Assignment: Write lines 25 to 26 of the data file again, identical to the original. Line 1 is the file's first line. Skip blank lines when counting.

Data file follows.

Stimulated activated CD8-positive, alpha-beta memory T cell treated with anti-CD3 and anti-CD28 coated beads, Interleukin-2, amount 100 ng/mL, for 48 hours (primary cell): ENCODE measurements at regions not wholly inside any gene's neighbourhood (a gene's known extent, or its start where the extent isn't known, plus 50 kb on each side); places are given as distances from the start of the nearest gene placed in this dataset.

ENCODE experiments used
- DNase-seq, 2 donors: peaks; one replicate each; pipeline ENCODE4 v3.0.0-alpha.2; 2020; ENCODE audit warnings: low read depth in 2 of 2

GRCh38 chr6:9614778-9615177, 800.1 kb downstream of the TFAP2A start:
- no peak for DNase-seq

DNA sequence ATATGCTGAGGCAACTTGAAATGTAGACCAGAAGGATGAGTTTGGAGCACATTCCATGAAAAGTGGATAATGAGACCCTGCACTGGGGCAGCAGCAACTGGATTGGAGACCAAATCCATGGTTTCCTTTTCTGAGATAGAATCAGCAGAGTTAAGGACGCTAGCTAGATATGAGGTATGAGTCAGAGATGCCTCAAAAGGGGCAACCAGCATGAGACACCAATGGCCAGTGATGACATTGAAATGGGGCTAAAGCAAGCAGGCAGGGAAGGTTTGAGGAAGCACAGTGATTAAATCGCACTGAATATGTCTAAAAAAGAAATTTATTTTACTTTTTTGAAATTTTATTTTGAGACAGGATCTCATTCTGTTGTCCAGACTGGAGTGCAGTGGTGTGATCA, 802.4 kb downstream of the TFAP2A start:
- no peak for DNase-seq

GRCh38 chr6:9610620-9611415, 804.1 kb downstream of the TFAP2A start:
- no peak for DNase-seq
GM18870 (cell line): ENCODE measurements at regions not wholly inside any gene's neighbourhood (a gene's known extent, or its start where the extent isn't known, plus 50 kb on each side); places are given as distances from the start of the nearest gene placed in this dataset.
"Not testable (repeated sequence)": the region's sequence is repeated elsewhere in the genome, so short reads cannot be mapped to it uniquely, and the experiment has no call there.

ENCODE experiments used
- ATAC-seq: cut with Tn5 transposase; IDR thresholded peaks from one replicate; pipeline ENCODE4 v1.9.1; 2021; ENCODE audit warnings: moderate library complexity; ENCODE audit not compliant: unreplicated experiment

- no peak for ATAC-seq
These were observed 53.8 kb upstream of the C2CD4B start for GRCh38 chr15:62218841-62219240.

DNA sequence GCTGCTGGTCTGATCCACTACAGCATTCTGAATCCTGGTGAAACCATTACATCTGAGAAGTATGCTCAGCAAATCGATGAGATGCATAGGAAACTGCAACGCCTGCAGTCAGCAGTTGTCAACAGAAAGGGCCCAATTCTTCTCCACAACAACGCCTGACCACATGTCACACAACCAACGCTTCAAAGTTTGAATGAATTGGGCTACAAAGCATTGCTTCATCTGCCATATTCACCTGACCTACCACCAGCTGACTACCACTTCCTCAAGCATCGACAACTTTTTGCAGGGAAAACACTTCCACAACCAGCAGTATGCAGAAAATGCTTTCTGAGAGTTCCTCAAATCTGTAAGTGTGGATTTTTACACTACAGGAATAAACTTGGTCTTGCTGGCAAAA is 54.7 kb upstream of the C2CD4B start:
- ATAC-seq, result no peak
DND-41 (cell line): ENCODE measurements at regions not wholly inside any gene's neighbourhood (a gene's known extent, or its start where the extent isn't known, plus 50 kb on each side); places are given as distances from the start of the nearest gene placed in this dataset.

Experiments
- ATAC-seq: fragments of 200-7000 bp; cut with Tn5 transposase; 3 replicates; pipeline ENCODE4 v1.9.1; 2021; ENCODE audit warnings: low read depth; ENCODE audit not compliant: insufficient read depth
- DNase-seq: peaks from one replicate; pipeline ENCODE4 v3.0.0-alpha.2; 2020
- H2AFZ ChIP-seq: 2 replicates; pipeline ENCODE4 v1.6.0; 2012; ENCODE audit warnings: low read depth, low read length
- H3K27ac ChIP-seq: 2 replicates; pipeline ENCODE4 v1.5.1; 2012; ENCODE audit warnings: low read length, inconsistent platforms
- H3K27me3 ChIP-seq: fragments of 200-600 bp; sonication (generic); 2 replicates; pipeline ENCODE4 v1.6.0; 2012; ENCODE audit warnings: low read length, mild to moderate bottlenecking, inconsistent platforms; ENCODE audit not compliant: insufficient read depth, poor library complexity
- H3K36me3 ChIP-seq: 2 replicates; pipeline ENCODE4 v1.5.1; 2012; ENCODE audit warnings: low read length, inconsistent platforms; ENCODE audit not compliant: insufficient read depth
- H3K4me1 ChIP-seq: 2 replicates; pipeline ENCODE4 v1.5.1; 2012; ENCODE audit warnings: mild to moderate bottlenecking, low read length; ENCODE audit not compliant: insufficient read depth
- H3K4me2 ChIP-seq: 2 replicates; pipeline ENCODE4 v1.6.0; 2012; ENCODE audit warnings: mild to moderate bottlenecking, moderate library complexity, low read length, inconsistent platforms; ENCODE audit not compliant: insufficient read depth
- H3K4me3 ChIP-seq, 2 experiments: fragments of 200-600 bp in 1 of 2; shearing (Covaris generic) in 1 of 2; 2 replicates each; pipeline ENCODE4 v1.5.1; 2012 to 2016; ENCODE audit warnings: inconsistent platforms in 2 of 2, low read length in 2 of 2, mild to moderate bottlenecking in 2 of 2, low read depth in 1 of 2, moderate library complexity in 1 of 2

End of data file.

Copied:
- H3K36me3 ChIP-seq: 2 replicates; pipeline ENCODE4 v1.5.1; 2012; ENCODE audit warnings: low read length, inconsistent platforms; ENCODE audit not compliant: insufficient read depth
- H3K4me1 ChIP-seq: 2 replicates; pipeline ENCODE4 v1.5.1; 2012; ENCODE audit warnings: mild to moderate bottlenecking, low read length; ENCODE audit not compliant: insufficient read depth